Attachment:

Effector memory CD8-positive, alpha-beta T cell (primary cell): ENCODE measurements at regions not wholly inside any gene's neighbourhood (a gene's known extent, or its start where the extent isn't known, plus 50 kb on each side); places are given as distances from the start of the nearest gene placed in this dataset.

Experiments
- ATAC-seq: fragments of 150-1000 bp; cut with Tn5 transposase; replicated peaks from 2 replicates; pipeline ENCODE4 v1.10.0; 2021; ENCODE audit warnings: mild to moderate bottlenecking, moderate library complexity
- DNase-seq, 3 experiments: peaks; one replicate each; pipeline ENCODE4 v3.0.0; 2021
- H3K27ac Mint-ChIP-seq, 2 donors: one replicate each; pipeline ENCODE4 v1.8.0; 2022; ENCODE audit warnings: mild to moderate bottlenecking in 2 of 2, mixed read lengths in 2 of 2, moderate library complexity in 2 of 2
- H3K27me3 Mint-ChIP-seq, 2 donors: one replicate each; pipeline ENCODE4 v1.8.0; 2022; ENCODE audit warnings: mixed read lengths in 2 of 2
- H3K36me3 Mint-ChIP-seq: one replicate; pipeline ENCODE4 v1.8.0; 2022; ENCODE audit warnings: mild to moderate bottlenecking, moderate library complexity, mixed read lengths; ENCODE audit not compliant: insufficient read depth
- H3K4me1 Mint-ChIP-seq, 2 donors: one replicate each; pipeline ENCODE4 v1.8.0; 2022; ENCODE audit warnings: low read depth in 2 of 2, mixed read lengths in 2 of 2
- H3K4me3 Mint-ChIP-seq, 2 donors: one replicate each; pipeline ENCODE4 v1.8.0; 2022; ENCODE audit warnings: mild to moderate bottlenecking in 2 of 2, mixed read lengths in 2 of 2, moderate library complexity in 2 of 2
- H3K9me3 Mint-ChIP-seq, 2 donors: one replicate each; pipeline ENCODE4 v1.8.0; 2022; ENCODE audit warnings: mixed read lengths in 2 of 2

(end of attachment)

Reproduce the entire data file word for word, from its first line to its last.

Effector memory CD8-positive, alpha-beta T cell (primary cell): ENCODE measurements at regions not wholly inside any gene's neighbourhood (a gene's known extent, or its start where the extent isn't known, plus 50 kb on each side); places are given as distances from the start of the nearest gene placed in this dataset.

Experiments
- ATAC-seq: fragments of 150-1000 bp; cut with Tn5 transposase; replicated peaks from 2 replicates; pipeline ENCODE4 v1.10.0; 2021; ENCODE audit warnings: mild to moderate bottlenecking, moderate library complexity
- DNase-seq, 3 experiments: peaks; one replicate each; pipeline ENCODE4 v3.0.0; 2021
- H3K27ac Mint-ChIP-seq, 2 donors: one replicate each; pipeline ENCODE4 v1.8.0; 2022; ENCODE audit warnings: mild to moderate bottlenecking in 2 of 2, mixed read lengths in 2 of 2, moderate library complexity in 2 of 2
- H3K27me3 Mint-ChIP-seq, 2 donors: one replicate each; pipeline ENCODE4 v1.8.0; 2022; ENCODE audit warnings: mixed read lengths in 2 of 2
- H3K36me3 Mint-ChIP-seq: one replicate; pipeline ENCODE4 v1.8.0; 2022; ENCODE audit warnings: mild to moderate bottlenecking, moderate library complexity, mixed read lengths; ENCODE audit not compliant: insufficient read depth
- H3K4me1 Mint-ChIP-seq, 2 donors: one replicate each; pipeline ENCODE4 v1.8.0; 2022; ENCODE audit warnings: low read depth in 2 of 2, mixed read lengths in 2 of 2
- H3K4me3 Mint-ChIP-seq, 2 donors: one replicate each; pipeline ENCODE4 v1.8.0; 2022; ENCODE audit warnings: mild to moderate bottlenecking in 2 of 2, mixed read lengths in 2 of 2, moderate library complexity in 2 of 2
- H3K9me3 Mint-ChIP-seq, 2 donors: one replicate each; pipeline ENCODE4 v1.8.0; 2022; ENCODE audit warnings: mixed read lengths in 2 of 2